|Visited 14th May 2012
Wrote impressions down immediately after the visit "Brilliantly atmospheric site overlooking Bantry Bay and the western mountains". This site is well signposted and involves an uphill walk on a narrow road. It is possible to drive up but parking spaces very limited.
In his superb little book “Exploring West Cork” Jack Roberts has written about Kealkil as follows:
“This is deservedly one of the best known and most important sites in the area consisting of an alignment of two large standing stones, a five stone circle and a radial cairn. The site is situated on a hill to the south of Kealkil village and is sign posted at major junctions.
The site was excavated in the 1930’s and the largest of the alignment stones was replaced in its socket. This originally stood at over 5 metres high (17 ft in the original excavation report) but about two metres of the lower portion had broken when it fell. The cairn was one of the earliest radial stone cairns to be properly identified and these comparatively rare and very curious monuments still baffle archaeology in the present day. Perhaps the suggestion that they were used as astronomical calendars is the best interpretation so far put forward but as yet no one has deciphered how they may have served this function. If megalithic architecture was based on a system of orientation and astronomy then this site with its outlook across a mountainous panorama to the west and north could lend itself to a wide range of interpretive possibilities.”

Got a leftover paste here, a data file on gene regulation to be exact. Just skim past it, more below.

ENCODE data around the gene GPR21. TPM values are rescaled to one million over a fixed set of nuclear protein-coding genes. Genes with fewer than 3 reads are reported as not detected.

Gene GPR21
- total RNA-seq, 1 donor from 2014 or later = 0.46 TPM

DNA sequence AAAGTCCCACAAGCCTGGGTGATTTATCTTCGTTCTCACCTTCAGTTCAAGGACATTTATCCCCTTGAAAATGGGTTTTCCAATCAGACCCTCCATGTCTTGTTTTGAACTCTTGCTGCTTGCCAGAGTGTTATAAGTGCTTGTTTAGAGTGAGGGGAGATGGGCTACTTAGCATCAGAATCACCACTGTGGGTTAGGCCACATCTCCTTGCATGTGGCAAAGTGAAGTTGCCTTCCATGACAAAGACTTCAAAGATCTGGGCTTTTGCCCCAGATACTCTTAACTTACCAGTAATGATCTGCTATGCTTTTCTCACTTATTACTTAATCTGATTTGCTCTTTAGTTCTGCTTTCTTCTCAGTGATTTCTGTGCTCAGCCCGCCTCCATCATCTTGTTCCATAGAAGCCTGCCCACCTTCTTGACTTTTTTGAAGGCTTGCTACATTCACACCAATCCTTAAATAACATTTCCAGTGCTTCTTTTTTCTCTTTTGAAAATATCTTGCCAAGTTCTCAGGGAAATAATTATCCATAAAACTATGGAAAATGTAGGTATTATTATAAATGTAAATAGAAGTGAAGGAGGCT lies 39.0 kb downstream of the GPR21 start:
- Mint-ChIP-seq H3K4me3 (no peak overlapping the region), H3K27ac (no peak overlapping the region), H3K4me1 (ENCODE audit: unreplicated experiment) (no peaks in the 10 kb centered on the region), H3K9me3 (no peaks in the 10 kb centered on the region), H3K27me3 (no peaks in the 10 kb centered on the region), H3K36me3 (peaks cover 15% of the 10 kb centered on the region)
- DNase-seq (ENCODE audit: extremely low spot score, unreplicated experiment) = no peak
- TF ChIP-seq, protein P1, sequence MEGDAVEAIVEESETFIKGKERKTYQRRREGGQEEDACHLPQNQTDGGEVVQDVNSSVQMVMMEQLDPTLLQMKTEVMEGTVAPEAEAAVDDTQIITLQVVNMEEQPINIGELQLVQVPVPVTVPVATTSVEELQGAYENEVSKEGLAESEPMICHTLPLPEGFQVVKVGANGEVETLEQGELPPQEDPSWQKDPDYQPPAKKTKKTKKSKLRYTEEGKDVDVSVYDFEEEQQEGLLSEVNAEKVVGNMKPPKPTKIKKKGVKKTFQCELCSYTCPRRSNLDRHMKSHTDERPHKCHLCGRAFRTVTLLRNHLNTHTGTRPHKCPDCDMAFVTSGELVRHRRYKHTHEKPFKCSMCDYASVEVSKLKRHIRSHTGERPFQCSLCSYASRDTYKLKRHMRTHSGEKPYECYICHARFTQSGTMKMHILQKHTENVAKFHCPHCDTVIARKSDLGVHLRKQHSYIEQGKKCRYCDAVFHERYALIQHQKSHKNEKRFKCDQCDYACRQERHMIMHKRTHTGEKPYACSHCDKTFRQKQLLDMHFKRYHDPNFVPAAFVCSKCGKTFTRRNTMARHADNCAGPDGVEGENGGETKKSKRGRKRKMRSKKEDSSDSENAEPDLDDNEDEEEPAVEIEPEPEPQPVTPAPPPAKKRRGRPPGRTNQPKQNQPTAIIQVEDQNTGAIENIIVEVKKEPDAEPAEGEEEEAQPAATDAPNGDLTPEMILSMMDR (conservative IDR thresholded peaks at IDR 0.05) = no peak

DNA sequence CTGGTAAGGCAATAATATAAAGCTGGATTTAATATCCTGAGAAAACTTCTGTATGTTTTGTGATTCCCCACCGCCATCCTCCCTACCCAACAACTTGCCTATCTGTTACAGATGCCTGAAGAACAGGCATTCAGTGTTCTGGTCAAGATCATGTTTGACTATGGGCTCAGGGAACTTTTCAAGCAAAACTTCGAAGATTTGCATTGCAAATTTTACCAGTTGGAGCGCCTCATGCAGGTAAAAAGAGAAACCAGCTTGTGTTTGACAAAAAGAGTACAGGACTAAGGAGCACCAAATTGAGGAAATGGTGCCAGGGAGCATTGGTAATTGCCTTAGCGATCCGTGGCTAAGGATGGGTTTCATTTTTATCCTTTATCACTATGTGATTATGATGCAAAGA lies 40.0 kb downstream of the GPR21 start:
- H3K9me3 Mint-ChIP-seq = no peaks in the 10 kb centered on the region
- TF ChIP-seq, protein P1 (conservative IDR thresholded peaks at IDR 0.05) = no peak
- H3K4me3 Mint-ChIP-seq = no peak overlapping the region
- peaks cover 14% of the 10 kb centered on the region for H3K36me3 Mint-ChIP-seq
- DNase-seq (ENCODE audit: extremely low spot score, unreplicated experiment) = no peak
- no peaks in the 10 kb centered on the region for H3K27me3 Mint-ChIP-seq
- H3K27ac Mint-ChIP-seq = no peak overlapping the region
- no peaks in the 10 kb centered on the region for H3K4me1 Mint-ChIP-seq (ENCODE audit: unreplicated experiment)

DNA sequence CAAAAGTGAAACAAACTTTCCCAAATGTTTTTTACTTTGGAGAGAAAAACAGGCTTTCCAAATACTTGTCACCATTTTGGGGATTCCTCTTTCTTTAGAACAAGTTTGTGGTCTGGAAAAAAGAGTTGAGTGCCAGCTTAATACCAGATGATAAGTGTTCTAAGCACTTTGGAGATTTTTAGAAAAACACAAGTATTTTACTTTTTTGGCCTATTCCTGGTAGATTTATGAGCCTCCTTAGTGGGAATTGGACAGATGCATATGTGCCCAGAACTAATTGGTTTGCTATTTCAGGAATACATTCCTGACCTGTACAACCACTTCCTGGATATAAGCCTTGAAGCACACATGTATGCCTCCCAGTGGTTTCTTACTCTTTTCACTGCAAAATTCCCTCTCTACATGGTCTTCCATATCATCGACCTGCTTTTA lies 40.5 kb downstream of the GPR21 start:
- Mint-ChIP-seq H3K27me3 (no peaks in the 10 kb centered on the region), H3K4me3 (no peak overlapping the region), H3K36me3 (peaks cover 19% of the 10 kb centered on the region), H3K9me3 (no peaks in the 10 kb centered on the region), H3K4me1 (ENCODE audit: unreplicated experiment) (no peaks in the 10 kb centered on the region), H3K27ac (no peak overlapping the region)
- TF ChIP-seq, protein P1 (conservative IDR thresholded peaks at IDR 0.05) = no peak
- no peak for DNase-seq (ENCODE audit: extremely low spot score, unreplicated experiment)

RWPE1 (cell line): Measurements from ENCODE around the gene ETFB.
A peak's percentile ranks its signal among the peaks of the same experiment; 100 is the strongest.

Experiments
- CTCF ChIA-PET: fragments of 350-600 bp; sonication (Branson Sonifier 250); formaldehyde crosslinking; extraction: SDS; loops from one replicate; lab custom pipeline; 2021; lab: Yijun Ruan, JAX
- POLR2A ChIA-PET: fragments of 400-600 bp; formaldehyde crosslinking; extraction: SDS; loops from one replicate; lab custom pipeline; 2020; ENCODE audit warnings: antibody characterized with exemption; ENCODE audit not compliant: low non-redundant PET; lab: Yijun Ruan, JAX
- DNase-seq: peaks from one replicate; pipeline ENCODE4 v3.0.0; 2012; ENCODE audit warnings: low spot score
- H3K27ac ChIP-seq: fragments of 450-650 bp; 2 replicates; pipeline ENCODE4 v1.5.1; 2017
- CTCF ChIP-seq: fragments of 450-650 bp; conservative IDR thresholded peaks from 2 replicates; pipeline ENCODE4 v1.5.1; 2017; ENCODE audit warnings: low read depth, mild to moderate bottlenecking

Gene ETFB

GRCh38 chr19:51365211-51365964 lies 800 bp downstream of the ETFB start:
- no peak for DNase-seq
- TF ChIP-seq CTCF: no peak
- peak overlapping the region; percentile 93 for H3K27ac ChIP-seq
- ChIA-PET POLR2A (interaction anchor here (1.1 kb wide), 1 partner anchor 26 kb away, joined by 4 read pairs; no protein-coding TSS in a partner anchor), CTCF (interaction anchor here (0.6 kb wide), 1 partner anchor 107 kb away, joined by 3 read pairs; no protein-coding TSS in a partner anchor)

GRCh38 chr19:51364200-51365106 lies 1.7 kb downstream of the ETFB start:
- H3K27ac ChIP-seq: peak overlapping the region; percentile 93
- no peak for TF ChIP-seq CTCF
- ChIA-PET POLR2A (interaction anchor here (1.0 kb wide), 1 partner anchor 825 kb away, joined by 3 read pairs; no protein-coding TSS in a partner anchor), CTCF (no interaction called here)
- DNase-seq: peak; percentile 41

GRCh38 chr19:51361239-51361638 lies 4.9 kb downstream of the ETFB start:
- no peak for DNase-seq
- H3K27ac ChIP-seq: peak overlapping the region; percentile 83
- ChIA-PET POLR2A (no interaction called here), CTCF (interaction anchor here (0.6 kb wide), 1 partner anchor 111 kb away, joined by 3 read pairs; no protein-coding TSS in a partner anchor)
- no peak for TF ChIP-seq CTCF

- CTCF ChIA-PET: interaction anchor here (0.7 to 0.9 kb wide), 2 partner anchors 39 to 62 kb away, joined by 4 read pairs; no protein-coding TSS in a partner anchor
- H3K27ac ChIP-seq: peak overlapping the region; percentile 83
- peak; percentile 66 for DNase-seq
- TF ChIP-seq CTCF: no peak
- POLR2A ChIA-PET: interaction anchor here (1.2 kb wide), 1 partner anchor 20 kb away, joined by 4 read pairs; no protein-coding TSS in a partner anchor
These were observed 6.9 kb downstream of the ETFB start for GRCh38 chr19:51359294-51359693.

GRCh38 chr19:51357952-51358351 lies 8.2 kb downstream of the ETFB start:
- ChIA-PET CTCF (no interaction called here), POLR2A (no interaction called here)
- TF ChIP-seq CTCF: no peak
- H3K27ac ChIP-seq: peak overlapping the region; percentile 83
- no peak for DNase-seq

Footnote: The information board says Kealkil is from 'An Chaolchoill' meaning 'the narrow wood'.
Posted by tjj
22nd May 2012ce
Edited 22nd May 2012ce